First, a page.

By Jerry Siebenmark
---- — WICHITA, Kan. — While ATMs are now decades old, bankers and industry officials say the machines remain a key part of how banks and credit unions deliver services.
Advances in technology, changing regulation and customer acceptance have aided ATMs’ longevity and position as a necessary part of banking. In some parts of
the country, banks continue to use them to test new markets — a low-cost alternative to building new branches.
“People still need to get cash, and we really haven’t figured out how to get cash out of your phone yet,” said Rod Pitts, division director of consumer banking at Wichita-based Intrust Bank.
But ATMs have evolved to the point where their transactional functions have been almost fully tapped. Consumers not only can get cash from them, but they also can use them to transfer funds from one account to another and deposit checks and currency — without filling out deposit slips.
Their relevance in coming decades will be determined in large measure by how successful financial institutions are in finding new ways to use the machines outside of transactions, with functions and features banking customers will want, experts said.
Chemical Bank in New York was the first bank to have an ATM, in 1969. But their widespread deployment wouldn’t come until the 1980s.
“In the very beginning it was helping to get people out of the teller lines who just wanted cash,” said David Kerstein, president of Peak Performance Consulting Group in Austin, a retail banking consultancy. “If you think back to those days when the teller lines tended to snake out the door, one of the reasons why banks implemented these was to help alleviate the service issue.”
Consumer acceptance wasn’t immediate, one bank executive said.
Monte Cook, executive vice president of retail banking for Commerce Bank in Wichita, said when the bank first introduced ATMs, many customers had a lot of trepidation about using them. They were concerned that the ATM wasn’t secure or they were afraid of being embarrassed because they didn’t know how to use them. In those days, Commerce had employees assigned to help customers use the ATM.
“We spent a lot of time getting people acclimated and comfortable using it,” Cook said. “As they started using it more, so followed the evolution of this technology. Quite frankly, it took a lot of cost out of our model.”
And one of the ways they lower banks’ operating costs is by reducing the need for tellers. “It has, over time, had an impact on tellers,” Kerstein said. “But I don’t think it’s been the big, driving force.”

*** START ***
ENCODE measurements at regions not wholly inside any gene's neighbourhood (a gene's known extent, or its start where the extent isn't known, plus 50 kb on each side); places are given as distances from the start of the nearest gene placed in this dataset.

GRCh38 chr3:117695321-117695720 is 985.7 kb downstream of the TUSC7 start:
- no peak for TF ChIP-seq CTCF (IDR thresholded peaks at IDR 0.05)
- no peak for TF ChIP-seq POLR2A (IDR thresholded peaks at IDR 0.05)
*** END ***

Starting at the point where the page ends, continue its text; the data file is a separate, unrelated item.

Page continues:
With the emergence of debit cards in the 1990s, ATM use began to dip, bankers said.
But implementation of the Check 21 Act in 2004 helped boost their use. The act allowed banks to substitute paper checks with electronic images of them. That act also paved the way for development of ATMs that allow customers to deposit checks and currency without a deposit slip or envelope.
Tom Morrison, Intrust’s senior manager of bank operations, said check imaging has helped his bank spot fraudulent transactions and process paper checks faster.
David Tente, U.S. executive director for the ATM Industry Association, said such high-tech ATMs cut the cost of processing a deposit through a teller and other staff by about 60 percent.
The introduction of paperless-deposit ATMs in the Wichita area represents the last milestone in transactional ATM banking, experts said.
What’s ahead for ATM banking is figuring out other functions or features that customers want, and which are technologically feasible.
“The trend that I’ve seen is a little less emphasis on deploying ATMs and ... much more emphasis on how can we make them more like a full-service outlet,” Kerstein, the consultant, said.
He said tests are being conducted in Brazil on using biometric identification — scanning retinas or fingerprints — for ATMs. In Europe, he said, there are ATMs where customers can apply and be approved for a loan during their ATM sessions. “So the technology is there to do that,” Kerstein said.
Tente said there are ATMs in Africa where customers can buy lottery tickets. Elsewhere, bank patrons can pay their bills through an ATM. There are also efforts to develop an ATM that would allow customers to interact with bank staff through a video camera.
Tente said the difficulty in doing things such as biometric identification — thus eliminating the need for an ATM card — or loan approval is that there are far fewer banks in other countries, and fewer networks. Doing those in the U.S. would be more complicated because there are thousands of different financial institutions, many of which have different back-office systems and machines.
“There’s a big interest and even demand for doing a lot more than deposits and cash” from an ATM in the U.S., Tente said. “The problem is the ATM industry in the U.S. grew up a lot differently than in other countries.”
Still, Tente is optimistic that there will be growth in more ATM machines in the U.S. in the next few years. But ATM growth in other counties will likely outpace the U.S.
“Worldwide, I think we’ll see more growth than in the U.S. because they are a lot more under-served than a lot of areas in the U.S.,” he said, adding that developing countries in Asia and in India are likely to account for much of the worldwide growth.
While the growth of the number of ATMs may be slowing, bankers don’t think they are close to becoming extinct. At least as long as cash exists. Or they serve as an entry point to doing business with a bank.
“I think it’s that (24/7) access that continues to make that delivery channel popular,” Intrust’s Pitts said.